L’Anse Triumphed Over Tragedies; Baraga County, Michigan: 1900-1950s
At the head of the Keweenaw Bay lies the village of L'Anse (French for “The Cove”). In the mid 1800s there was a stagecoach line and boat passages that all led to this area. Once a new railroad line and station came here, that was it - the settlers decided to build a town.
In 1871 the village of L'Anse began growing and thanks to the trains, boats, and stagecoaches, it was becoming the biggest booming town in the Upper Peninsula, even beating out such heavyweights as Escanaba and Marquette. Throughout the early 1870s, more businesses and residents began settling here; more construction on buildings and a dock for iron ore. The price of acreage zoomed...L'Anse was heading toward being the UP's trading center. But that wasn't going to happen.
The Panic of 1873 (“a financial crisis that triggered an economic depression in Europe and North America that lasted from 1873 to 1879”) was the beginning of L'Anse's stalemate.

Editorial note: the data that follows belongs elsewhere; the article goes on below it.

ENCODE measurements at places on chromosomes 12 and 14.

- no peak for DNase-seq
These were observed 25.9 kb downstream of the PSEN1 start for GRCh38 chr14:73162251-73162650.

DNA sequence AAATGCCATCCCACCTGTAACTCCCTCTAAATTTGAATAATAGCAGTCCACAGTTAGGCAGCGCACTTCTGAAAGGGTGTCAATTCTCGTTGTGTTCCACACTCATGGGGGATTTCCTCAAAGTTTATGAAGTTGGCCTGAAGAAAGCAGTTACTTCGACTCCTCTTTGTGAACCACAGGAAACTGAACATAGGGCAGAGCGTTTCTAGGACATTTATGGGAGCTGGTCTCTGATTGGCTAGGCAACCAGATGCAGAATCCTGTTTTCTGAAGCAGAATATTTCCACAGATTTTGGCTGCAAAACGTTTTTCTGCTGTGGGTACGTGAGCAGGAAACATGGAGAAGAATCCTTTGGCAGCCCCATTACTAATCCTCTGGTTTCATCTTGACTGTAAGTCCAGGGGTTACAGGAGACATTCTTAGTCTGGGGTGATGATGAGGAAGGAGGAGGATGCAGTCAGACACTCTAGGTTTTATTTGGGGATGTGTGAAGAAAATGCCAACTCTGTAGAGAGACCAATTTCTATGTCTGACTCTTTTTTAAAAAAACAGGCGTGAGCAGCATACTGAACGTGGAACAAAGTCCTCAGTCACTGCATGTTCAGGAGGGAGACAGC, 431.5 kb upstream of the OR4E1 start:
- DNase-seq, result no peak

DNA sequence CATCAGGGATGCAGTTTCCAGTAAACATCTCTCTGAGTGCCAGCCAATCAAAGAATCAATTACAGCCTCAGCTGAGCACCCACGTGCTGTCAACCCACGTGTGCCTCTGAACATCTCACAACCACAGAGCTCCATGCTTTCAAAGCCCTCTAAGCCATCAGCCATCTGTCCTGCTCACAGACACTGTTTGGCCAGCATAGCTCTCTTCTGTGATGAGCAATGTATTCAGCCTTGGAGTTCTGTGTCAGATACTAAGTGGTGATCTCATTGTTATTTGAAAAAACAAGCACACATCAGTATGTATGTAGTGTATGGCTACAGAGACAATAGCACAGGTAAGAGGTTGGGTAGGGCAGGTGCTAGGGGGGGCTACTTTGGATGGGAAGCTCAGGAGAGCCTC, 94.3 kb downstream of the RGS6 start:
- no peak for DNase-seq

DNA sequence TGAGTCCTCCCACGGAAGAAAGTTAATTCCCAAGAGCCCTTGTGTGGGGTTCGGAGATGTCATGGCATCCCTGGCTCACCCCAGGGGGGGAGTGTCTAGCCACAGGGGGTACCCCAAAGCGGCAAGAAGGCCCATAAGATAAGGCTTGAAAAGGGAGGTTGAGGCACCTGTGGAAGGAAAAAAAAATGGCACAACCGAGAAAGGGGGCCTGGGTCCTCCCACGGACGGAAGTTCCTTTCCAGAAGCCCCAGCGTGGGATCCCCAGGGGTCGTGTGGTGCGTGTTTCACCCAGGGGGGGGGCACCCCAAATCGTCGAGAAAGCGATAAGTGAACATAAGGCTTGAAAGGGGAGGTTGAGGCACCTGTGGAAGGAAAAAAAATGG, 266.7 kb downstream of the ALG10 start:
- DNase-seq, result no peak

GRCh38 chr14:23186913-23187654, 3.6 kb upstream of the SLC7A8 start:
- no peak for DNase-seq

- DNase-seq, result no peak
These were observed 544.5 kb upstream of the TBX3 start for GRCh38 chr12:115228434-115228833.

On May 9, 1896, the L’Anse Lumber Company caught fire; sparks blew, flying over the town and setting the whole village on fire. Not to be discouraged, the good people of L'Anse all rallied and over time rebuilt the town.
Henry Ford had his hooks in the towns of Alberta, L’Anse and Pequaming, owning lots of land and three sawmills. Wanting to control any business that his Ford Auto Company used for manufacturing, he was able to own the towns of Alberta and Pequaming but not L'Anse...they were still happily on their own (mostly).
L'Anse thrives to this day and the town that was rebuilt in the late 1890s still retains those old buildings. It's another great UP town to visit on a roadtrip...or to stay the night...
Photos of L'Anse, Baraga County: 1900-1950s
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